Sniping

I nearly called this post Great Snipes as a not particularly original pun. I didn’t because I’ve never seen a Great Snipe, it isn’t about that species and I didn’t want to draw people in under false pretences. It’s more a case of small ‘g’ and small ‘s’ as I return to the psychology of birders and birding, and not being kind.

You might think that a forum where people are invited to post pictures of birds you don’t recognise for an identification would be a good place to post pictures of birds you don’t recognise for identification. But then if you read some of these forums you might be less sure. Here’s a taste of what you might be treated to having asked a question in all innocence:-

You post a picture of a common and widespread species:

  • you are advised you should have bought a book to work it out for youself
  • someone will make an in joke that probably means nothing to you if the bird in question is a Dunnock
  • if the bird in question is farmyard duck or a game bird some tremendous wit will say ‘dinner’

You say ‘what is this bird called’ in all innocence:

  • someone will respond with ‘Bert’ or ‘Colin’ or similar even though there is nothing wrong with the way you have phrased the question

You have a go at identification and you get the incorrect species:

  • some people will put a laughing emoji reaction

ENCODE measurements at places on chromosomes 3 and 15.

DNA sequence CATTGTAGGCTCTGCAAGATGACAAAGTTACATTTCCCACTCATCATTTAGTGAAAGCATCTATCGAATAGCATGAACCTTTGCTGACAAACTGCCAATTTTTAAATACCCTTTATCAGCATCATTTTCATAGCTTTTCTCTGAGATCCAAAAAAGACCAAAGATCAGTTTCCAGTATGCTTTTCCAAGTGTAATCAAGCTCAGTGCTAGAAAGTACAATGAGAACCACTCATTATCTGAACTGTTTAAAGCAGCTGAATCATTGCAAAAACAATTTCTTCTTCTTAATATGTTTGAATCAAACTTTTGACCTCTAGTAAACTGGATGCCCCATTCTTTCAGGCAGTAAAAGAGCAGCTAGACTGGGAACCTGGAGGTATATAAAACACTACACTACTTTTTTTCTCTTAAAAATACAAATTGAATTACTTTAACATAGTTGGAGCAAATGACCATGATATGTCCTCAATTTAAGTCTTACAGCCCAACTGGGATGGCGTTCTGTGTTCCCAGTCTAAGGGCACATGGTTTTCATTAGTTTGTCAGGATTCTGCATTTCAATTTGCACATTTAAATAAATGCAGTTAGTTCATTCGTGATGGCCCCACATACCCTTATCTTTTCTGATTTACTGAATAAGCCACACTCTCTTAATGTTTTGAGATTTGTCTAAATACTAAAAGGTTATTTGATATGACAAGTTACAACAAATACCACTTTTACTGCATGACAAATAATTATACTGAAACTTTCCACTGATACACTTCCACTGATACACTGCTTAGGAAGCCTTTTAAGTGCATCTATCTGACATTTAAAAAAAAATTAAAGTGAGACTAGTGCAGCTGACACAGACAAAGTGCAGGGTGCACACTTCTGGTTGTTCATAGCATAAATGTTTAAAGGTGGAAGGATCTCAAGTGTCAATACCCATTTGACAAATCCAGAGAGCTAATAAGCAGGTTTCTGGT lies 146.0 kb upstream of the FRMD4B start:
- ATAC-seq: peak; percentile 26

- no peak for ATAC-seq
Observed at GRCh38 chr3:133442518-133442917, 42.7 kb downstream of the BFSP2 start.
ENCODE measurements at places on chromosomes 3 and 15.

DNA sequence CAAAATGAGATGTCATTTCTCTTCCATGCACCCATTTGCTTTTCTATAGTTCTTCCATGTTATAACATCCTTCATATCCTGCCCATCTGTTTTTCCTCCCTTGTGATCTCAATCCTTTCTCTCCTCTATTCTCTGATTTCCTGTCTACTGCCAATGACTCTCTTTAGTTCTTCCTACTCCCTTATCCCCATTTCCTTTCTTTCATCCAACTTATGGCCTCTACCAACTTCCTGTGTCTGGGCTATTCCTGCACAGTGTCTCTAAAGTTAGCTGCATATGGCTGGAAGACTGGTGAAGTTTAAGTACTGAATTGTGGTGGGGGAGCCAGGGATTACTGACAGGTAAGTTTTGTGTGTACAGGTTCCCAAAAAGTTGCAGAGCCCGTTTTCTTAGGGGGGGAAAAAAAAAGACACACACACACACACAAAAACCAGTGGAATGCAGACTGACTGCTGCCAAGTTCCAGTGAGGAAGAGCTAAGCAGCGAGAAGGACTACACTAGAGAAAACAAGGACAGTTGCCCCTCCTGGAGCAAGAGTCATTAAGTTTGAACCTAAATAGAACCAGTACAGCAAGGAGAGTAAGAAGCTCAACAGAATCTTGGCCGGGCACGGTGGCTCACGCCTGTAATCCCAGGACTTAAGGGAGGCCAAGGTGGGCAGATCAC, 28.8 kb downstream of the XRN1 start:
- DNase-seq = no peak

• comments like ‘should’ve gone to Specsavers’ may be made

You have a go at the identification and are considered by the cognoscenti to be significantly wide of the mark:

  • unbeknown to you your error may be cut and pasted into a separate group you aren’t in purely for people to have a laugh at your expense

Going back to points I made at the time of the Belted Kingfisher twitch, we want people to report their sightings but then can often be condescending or downright rude. If anyone wants to throw my known intolerance of inappropriate use of bird news WhatsApp groups at me at this point I think anyone should think ‘is this appropriate’ before sending a push message to hundreds of people. And anyway I discovered you could mute individuals in a WhatsApp group this week and I am not going to complain any more, it’s a godsend.

There are probably many ironies about all of this, but at this moment in time after a long ‘hump day’ in the office two leap out at me:

  • why do people who don’t like bird id questions being raised on internet forums choose to join those groups to then complain about people using the groups for their intended purpose
  • if the bird you photographed and have no clue on the identify of is actually something rare, and it does happen quite regularly, instead of being chastised you will be showered with congratulations and invited to write a finders account even though you haven’t actually done anything different

It’s all well and good lobbying for male and female ducks to be the same size on bird identification posters, but that won’t have had a significant impact on people taking an interest in birds and starting to try identifications for themselves. The way birders often treat people finding their way in the hobby undoubtedly will.

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